BY Stan Maddux
WASHINGTON D.C. — Farm bankruptcies in the U.S jumped 20 percent last year but the picture isn’t quite a bleak as it might seem.
The number of farms going under was much greater in the 1980’s and glimmers of hope seem to be emerging from the dark clouds, according to agricultural economists Todd Hubbs at the University of Illinois and Bill Knudson at Michigan State University. “I personally don’t think it’s that big of an issue. Is it concerning? Yes, it is concerning. We’ll see how it ends up turning out.”
According to figures released by American Farm Bureau, there were 2.95 bankruptcies filed for every 10,000 farms in 2019. Knudson argues the figure really isn’t that high given the economic struggles in agriculture the past several years and difficulty small businesses in other areas like retail and food service have keeping their doors open. “That’s still not a lot,” Knudson said.
Hubbs said the increase might be used by the media to grab attention but things could be worse. “It’s a far cry from the bankruptcies we were seeing in the 80’s. I mean, it’s not even close.”
According to AFB, most of the farm bankruptcies at 57 happened in Wisconsin.
Georgia, Nebraska, Kansas and Minnesota followed with bankruptcies ranging from 41 to 30 apiece.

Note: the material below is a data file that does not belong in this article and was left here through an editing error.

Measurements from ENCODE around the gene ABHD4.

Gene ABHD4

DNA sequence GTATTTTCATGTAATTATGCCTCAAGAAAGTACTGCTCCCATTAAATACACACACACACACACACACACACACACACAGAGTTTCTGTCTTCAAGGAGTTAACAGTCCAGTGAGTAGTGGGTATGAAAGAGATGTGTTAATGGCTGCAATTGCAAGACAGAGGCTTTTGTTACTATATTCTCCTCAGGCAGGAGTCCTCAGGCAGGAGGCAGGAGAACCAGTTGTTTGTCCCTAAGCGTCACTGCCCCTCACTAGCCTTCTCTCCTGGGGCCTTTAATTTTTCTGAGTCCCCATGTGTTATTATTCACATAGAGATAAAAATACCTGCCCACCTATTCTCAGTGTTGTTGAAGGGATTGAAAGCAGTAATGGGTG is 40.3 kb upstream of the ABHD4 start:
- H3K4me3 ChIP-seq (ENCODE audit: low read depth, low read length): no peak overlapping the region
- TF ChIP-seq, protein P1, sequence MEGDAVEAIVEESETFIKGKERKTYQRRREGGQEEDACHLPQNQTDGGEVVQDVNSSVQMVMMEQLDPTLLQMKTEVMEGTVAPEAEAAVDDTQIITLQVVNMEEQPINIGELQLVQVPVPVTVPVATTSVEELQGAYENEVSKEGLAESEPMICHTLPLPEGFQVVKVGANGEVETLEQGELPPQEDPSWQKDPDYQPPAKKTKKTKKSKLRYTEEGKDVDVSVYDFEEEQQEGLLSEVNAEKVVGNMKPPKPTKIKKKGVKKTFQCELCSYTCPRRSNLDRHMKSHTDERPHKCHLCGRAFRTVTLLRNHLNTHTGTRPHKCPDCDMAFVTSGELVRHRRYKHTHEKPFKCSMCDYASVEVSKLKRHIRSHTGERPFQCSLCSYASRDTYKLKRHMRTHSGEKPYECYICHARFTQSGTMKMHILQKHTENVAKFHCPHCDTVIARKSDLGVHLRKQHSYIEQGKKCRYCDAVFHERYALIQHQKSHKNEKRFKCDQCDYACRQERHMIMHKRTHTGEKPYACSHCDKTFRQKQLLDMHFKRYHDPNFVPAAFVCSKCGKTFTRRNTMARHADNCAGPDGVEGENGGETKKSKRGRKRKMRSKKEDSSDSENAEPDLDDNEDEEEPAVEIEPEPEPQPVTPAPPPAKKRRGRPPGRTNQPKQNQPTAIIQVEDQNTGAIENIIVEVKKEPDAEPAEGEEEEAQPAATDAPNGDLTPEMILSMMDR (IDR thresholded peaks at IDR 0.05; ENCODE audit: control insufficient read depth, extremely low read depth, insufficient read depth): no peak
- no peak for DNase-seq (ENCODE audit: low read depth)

Illinois, Michigan, Ohio, Kentucky, Indiana and Tennessee were toward the middle of the pack with anywhere from 16 to 8 farm bankruptcies apiece, AFB said.
There were eight more bankruptcies than the previous year in Wisconsin while Ohio, Illinois and Michigan respectively saw increases of 7, 6 and 5 from 2018.
Indiana saw 7 fewer bankruptcies, though, while there were two less in Kentucky and Tennessee, according to AFB.
Knudson said he wasn’t surprised to see bankruptcies higher in states like Wisconsin and Michigan heavier into dairy. Milk producers have been hit hardest by the prolonged slump in prices while grain producers have fared slightly better in the market.
Knudson also stated things could get somewhat better especially in the soybean arena depending on how much exports rebound from the trade deal between the U.S and China. “Maybe not better days but less bad days.”
“It’s not a farm crisis in my opinion yet. We’ll see how it all plays out in the next couple of years,” Hubbs said.
Knudson points out that the figures also reflect farmland prices are holding steady but don’t shed light on how many farmers to avoid bankruptcy sold to recover the equity still left in their properties.
“I think some older farmers are seeing the writing on the wall and saying let’s get out while I can still get some money out of the business to fund my retirement,” he said.
According to AFB, net farm income in 2019 when adjusted for inflation was still up nearly 40-percent from the decade low from 2016 and slightly higher than the 20-year average.
AFB noted farm incomes the past two-years were supported largely by payments the Trump administration ordered to offset losses incurred by farmers from tariffs imposed by China on grain and other U.S farm products during the trade war.